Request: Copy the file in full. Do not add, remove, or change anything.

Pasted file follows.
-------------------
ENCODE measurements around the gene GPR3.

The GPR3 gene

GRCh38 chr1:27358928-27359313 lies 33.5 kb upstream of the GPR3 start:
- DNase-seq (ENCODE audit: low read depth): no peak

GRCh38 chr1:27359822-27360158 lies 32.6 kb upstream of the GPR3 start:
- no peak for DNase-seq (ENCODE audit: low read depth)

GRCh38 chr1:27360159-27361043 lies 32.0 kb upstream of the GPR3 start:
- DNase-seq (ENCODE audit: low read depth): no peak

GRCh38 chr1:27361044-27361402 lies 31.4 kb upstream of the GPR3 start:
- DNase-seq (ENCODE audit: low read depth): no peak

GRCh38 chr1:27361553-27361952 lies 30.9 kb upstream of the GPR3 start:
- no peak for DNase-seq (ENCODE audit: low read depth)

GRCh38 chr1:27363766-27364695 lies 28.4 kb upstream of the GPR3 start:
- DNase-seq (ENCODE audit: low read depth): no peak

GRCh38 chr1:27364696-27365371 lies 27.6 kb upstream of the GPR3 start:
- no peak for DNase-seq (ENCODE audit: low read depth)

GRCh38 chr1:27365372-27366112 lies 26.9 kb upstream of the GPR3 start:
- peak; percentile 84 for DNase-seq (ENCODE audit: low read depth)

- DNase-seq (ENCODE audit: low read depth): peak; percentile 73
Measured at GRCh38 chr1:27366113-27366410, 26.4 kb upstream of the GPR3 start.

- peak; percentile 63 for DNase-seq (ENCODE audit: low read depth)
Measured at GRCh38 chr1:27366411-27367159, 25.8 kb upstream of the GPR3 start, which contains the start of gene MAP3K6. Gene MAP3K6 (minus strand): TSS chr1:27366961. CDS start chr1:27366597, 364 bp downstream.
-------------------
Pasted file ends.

ENCODE measurements around the gene GPR3.

The GPR3 gene

GRCh38 chr1:27358928-27359313 lies 33.5 kb upstream of the GPR3 start:
- DNase-seq (ENCODE audit: low read depth): no peak

GRCh38 chr1:27359822-27360158 lies 32.6 kb upstream of the GPR3 start:
- no peak for DNase-seq (ENCODE audit: low read depth)

GRCh38 chr1:27360159-27361043 lies 32.0 kb upstream of the GPR3 start:
- DNase-seq (ENCODE audit: low read depth): no peak

GRCh38 chr1:27361044-27361402 lies 31.4 kb upstream of the GPR3 start:
- DNase-seq (ENCODE audit: low read depth): no peak

GRCh38 chr1:27361553-27361952 lies 30.9 kb upstream of the GPR3 start:
- no peak for DNase-seq (ENCODE audit: low read depth)

GRCh38 chr1:27363766-27364695 lies 28.4 kb upstream of the GPR3 start:
- DNase-seq (ENCODE audit: low read depth): no peak

GRCh38 chr1:27364696-27365371 lies 27.6 kb upstream of the GPR3 start:
- no peak for DNase-seq (ENCODE audit: low read depth)

GRCh38 chr1:27365372-27366112 lies 26.9 kb upstream of the GPR3 start:
- peak; percentile 84 for DNase-seq (ENCODE audit: low read depth)

- DNase-seq (ENCODE audit: low read depth): peak; percentile 73
Measured at GRCh38 chr1:27366113-27366410, 26.4 kb upstream of the GPR3 start.

- peak; percentile 63 for DNase-seq (ENCODE audit: low read depth)
Measured at GRCh38 chr1:27366411-27367159, 25.8 kb upstream of the GPR3 start, which contains the start of gene MAP3K6. Gene MAP3K6 (minus strand): TSS chr1:27366961. CDS start chr1:27366597, 364 bp downstream.